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Candidates for the South African Police Special Task Force are selected for training exclusively on a voluntary basis and may opt out at any stage. Applicants must have completed the six (6) month long basic police college training and must have had two (2) years’ active service. Only non-commissioned officers between the ages of twenty-one (21) and thirty (30) will be considered. Prior to acceptance for training, candidates are required to undergo pre-selection and orientation and a letter of recommendation must be provided by the current course officer. The pre-selection or preparation and condition phase, PREPCON, has an average turn away rate of fifty (50) percent. For example, the Special Task Force Training Course 25 of 2005 saw a total of 453 applicants with only 108 remaining subsequent to pre-selection. The reasons provided for rejection included lack of physical fitness or inability to swim. Of the 108 successful pre-selection candidates, forty-two (42) completed PREPCON while a mere twenty (20) candidates successfully finished ’vasbyt’.

Upon receipt of the applications, the provincial pre-selection process commences. This is hosted as various venues and includes:

• The submission of a medical form provided by the Special Task Force to be completed; and
• A psychological assessment including a cognitive evaluation and a personality profile.

Special Task Force Assessment

Physical Fitness and Strength

The following activities must be completed to demonstrate an acceptable level of fitness and strength:

• A 3,2-kilometre run in boots, long trousers and with a rifle within eighteen (18) minutes;
• Five (5) uninterrupted, consecutive pull-ups (palms forward);
• Sixty (60) sit-ups in two (2) minutes;
• Thirty-five (35) consecutive and uninterrupted push-ups in one (1) minute; and
• Ten (10) twenty-five (25) metre sprints in sixty-five (65) seconds.


The following activity must be completed to demonstrate acceptable swimming competence:

• An unassisted 200 metre swim in dark water, such as dam water, adopting any swimming style.


The following activity must be completed to demonstrate acceptable endurance capacity:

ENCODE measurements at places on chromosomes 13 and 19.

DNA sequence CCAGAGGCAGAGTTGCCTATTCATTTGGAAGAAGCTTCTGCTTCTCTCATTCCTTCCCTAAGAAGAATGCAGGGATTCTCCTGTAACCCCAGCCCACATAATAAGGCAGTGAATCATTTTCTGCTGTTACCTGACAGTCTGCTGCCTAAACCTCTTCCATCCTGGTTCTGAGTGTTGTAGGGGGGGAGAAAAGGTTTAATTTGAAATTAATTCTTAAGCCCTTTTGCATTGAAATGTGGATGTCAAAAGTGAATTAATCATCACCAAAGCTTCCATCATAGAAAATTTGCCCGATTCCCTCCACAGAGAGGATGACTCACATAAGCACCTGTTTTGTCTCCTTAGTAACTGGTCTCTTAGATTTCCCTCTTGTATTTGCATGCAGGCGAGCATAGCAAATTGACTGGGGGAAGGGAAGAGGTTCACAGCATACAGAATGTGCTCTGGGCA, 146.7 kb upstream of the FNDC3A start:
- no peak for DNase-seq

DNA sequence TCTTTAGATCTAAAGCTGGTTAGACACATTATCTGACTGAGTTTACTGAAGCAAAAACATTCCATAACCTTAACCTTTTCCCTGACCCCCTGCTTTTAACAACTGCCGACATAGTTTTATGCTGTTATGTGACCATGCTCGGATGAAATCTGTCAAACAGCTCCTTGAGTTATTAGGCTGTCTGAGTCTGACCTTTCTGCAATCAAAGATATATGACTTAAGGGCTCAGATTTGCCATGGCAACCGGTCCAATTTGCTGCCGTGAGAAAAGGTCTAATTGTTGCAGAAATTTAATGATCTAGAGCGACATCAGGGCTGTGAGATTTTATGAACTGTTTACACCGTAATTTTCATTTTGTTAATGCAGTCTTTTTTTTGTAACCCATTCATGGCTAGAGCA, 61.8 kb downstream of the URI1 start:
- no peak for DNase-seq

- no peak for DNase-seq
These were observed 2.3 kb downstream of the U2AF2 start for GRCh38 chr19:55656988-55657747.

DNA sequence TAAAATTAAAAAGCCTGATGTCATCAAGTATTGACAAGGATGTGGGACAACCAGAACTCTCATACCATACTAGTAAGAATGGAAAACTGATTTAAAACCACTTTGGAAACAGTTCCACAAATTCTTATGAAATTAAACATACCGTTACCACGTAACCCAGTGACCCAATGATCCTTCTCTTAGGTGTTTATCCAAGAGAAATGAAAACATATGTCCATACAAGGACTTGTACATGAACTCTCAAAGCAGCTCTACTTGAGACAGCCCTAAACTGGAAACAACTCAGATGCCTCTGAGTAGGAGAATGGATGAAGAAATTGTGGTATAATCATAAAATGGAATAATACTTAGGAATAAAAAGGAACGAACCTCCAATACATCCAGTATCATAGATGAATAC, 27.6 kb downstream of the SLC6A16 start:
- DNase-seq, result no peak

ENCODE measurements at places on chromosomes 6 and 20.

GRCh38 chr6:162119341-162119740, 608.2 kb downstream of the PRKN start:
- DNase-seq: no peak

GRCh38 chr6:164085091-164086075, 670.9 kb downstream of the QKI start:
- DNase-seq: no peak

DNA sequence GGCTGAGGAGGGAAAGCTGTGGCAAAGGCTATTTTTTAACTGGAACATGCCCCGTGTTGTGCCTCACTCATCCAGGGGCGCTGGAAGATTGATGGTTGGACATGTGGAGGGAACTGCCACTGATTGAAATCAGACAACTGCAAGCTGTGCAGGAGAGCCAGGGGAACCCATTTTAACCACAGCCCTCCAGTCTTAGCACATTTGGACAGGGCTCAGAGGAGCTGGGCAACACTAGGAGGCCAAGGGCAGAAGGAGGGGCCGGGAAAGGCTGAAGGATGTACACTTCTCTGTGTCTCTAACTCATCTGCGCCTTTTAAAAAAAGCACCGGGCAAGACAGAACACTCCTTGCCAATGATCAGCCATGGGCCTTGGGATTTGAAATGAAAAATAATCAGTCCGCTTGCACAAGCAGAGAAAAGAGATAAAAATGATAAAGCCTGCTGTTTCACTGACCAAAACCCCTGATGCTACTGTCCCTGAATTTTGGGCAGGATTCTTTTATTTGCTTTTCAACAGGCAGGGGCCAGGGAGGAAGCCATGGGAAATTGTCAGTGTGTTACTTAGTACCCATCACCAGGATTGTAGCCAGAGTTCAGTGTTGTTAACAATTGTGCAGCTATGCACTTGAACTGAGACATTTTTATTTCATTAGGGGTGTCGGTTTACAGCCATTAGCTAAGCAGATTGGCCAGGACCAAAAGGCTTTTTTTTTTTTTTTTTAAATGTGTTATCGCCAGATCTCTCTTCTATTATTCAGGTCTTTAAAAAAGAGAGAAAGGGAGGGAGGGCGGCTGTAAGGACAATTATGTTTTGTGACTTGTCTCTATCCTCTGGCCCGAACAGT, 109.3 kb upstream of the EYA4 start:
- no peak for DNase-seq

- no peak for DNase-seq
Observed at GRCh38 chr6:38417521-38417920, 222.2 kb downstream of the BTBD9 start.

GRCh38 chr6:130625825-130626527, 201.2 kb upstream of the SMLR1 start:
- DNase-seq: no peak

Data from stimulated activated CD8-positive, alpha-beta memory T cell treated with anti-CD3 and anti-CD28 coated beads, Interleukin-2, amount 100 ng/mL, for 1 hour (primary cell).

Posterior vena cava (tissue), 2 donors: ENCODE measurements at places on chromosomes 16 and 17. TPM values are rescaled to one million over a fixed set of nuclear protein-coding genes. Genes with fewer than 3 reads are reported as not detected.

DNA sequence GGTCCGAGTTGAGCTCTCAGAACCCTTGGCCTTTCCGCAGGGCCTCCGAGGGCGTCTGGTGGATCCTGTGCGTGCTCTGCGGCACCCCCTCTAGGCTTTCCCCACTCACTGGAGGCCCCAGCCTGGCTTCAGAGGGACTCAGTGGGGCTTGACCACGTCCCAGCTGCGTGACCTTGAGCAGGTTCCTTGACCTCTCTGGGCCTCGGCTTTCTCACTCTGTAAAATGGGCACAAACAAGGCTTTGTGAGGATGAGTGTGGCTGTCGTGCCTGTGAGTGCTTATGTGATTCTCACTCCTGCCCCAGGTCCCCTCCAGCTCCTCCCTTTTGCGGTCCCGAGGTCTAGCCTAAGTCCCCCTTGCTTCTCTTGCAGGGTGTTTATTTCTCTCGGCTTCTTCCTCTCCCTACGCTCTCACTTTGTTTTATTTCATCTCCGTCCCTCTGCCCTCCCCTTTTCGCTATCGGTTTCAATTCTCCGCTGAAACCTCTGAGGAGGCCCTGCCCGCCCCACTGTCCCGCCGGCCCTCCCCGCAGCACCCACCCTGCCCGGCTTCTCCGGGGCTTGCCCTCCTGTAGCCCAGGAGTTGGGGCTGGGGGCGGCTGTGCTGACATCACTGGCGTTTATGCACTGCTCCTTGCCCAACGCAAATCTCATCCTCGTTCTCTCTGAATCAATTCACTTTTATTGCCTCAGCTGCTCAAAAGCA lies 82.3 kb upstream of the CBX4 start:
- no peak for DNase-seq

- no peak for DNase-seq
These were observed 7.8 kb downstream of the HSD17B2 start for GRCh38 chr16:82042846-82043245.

• A fifteen (15) kilometre walk carrying fifteen (15) kilograms in three (3) hours.

The level of fitness demonstrated by actual Special Task Force operators is however far higher than required to pass these preliminary tests.

The three (3) week long PREPCON phase is hosted outside Pretoria with the purpose of preparing candidates for the extremely rigorous ‘vasbyt’ – literally meaning to grit one’s teeth in Afrikaans - stage. PREPCON focuses on conditioning and those candidates not possessing the necessary fitness will fail this level which physically and mentally readies candidates for the skills required at later stages and establishes basic competencies in those areas which may prove to be quite difficult to master during the various modules presented within the full course.

PREPCON also prepares candidates to be better equipped to handle discomfort, lack of sleep and overall physical and mental hardship. Delegates successfully completing this stage automatically gain entrance to the basic selection phase.

Applicants will proceed to a Special Task Force Selection Training Course which involves psychological and aptitude testing; a six (6) month long basic training course and approximately two (2) years’ additional specialised training.

The most gruelling stage of the entire training course is probably without question the notorious ‘vasbyt’ phase and for some the not much spoken about ‘survival phase’. In both phases you’ll need copious amounts of grit to successfully complete them. Jonah Lehrer discussed the psychology of grit in his blog, The Frontal Cortex, and in the Boston Globe. He described it as follows: ‘... Instead, it’s about setting a specific long-term goal and doing whatever it takes until the goal has been reached. It’s always much easier to give up, but people with grit can keep going.’ ‘Grit, it turns out, is an essential (and often overlooked) component of success.’ ‘Consider, for instance, a recent study led by Duckworth that measured the grittiness of cadets at West Point, the elite military academy. Duckworth has since repeated the survey with subsequent West Point classes, and the result is always the same: the cadets that remain are those with grit. ...’

The purpose of selection and ‘vasbyt’ is multi-facetted:
• It verifies whether a candidate has the physical ability and mental strength to complete the relevant training.
• It confirms whether potential candidate has the cognitive ability to grasp the material within the allocated time frame and under severe physical and mental pressure.
• ‘Vasbyt’ serves to push the candidate demonstrating the inaccuracy of ‘perceived’ physical and mental limitations. This realisation is vital when confronted with physically or mentally challenging situations in the operational arena.
• It solidifies the esprit de corps of operators and forges a lasting bond regardless of race, culture, religion or gender.

At this point, the selection and ‘vasbyt’ training course phase begins which will continue for the next twenty-eight (28) weeks, excluding breaks.

On the discretion of the course officer, ‘vasbyt’ will generally commence within the first three (3) weeks of the Special Task Force Selection Training Course. By this stage, the less resilient candidates would have abandoned their efforts due to the gruelling pace. The remaining few, who have experienced hardship and mental degradation, are likely to be in peak physical condition. The commencement of this phase is generally a blur but, by day two (2), is becomes clear that the only logical course of action for the would-be operators is to hold tight. This training phase serves to increase the pace just enough so as to protect those candidates demonstrating the most potential from injury while siphoning out the less desirable or mentally and physically weaker candidates.